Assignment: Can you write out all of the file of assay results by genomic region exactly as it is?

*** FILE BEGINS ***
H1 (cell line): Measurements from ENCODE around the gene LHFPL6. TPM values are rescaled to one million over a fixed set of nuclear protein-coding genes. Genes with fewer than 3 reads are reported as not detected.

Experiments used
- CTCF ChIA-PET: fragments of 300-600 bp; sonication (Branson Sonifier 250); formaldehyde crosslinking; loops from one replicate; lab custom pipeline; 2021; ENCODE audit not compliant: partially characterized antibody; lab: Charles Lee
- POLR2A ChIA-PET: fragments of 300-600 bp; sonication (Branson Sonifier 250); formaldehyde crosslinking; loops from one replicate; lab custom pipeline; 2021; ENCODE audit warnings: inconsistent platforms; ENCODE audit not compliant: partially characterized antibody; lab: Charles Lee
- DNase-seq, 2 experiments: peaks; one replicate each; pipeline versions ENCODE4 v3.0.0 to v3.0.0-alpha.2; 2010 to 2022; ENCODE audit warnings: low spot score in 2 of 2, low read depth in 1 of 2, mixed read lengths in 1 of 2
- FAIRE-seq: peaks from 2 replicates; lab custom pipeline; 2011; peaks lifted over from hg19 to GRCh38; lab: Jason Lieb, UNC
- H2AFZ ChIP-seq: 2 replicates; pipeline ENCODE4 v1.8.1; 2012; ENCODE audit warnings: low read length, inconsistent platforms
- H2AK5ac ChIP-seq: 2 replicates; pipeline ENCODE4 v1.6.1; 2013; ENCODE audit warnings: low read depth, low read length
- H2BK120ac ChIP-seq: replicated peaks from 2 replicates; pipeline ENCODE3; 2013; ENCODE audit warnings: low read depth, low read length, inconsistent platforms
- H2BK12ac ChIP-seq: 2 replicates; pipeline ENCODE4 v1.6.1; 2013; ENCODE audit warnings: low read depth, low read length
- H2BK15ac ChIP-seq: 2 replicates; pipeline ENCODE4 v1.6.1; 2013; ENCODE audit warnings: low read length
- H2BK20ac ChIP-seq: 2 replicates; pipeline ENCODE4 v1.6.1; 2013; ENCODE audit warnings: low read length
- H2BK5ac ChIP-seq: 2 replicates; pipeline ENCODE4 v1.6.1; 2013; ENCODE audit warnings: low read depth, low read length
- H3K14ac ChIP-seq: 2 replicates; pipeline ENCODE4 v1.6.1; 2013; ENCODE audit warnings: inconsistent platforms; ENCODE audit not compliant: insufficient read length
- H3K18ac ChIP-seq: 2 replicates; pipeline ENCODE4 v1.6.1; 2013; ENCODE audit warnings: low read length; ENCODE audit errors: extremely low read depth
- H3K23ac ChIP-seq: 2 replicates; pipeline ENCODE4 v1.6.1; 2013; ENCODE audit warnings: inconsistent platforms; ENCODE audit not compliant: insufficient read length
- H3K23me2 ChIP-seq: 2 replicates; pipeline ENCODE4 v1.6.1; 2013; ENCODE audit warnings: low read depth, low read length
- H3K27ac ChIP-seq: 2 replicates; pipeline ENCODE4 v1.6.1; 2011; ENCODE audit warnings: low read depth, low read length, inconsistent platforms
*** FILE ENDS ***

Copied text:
H1 (cell line): Measurements from ENCODE around the gene LHFPL6. TPM values are rescaled to one million over a fixed set of nuclear protein-coding genes. Genes with fewer than 3 reads are reported as not detected.

Experiments used
- CTCF ChIA-PET: fragments of 300-600 bp; sonication (Branson Sonifier 250); formaldehyde crosslinking; loops from one replicate; lab custom pipeline; 2021; ENCODE audit not compliant: partially characterized antibody; lab: Charles Lee
- POLR2A ChIA-PET: fragments of 300-600 bp; sonication (Branson Sonifier 250); formaldehyde crosslinking; loops from one replicate; lab custom pipeline; 2021; ENCODE audit warnings: inconsistent platforms; ENCODE audit not compliant: partially characterized antibody; lab: Charles Lee
- DNase-seq, 2 experiments: peaks; one replicate each; pipeline versions ENCODE4 v3.0.0 to v3.0.0-alpha.2; 2010 to 2022; ENCODE audit warnings: low spot score in 2 of 2, low read depth in 1 of 2, mixed read lengths in 1 of 2
- FAIRE-seq: peaks from 2 replicates; lab custom pipeline; 2011; peaks lifted over from hg19 to GRCh38; lab: Jason Lieb, UNC
- H2AFZ ChIP-seq: 2 replicates; pipeline ENCODE4 v1.8.1; 2012; ENCODE audit warnings: low read length, inconsistent platforms
- H2AK5ac ChIP-seq: 2 replicates; pipeline ENCODE4 v1.6.1; 2013; ENCODE audit warnings: low read depth, low read length
- H2BK120ac ChIP-seq: replicated peaks from 2 replicates; pipeline ENCODE3; 2013; ENCODE audit warnings: low read depth, low read length, inconsistent platforms
- H2BK12ac ChIP-seq: 2 replicates; pipeline ENCODE4 v1.6.1; 2013; ENCODE audit warnings: low read depth, low read length
- H2BK15ac ChIP-seq: 2 replicates; pipeline ENCODE4 v1.6.1; 2013; ENCODE audit warnings: low read length
- H2BK20ac ChIP-seq: 2 replicates; pipeline ENCODE4 v1.6.1; 2013; ENCODE audit warnings: low read length
- H2BK5ac ChIP-seq: 2 replicates; pipeline ENCODE4 v1.6.1; 2013; ENCODE audit warnings: low read depth, low read length
- H3K14ac ChIP-seq: 2 replicates; pipeline ENCODE4 v1.6.1; 2013; ENCODE audit warnings: inconsistent platforms; ENCODE audit not compliant: insufficient read length
- H3K18ac ChIP-seq: 2 replicates; pipeline ENCODE4 v1.6.1; 2013; ENCODE audit warnings: low read length; ENCODE audit errors: extremely low read depth
- H3K23ac ChIP-seq: 2 replicates; pipeline ENCODE4 v1.6.1; 2013; ENCODE audit warnings: inconsistent platforms; ENCODE audit not compliant: insufficient read length
- H3K23me2 ChIP-seq: 2 replicates; pipeline ENCODE4 v1.6.1; 2013; ENCODE audit warnings: low read depth, low read length
- H3K27ac ChIP-seq: 2 replicates; pipeline ENCODE4 v1.6.1; 2011; ENCODE audit warnings: low read depth, low read length, inconsistent platforms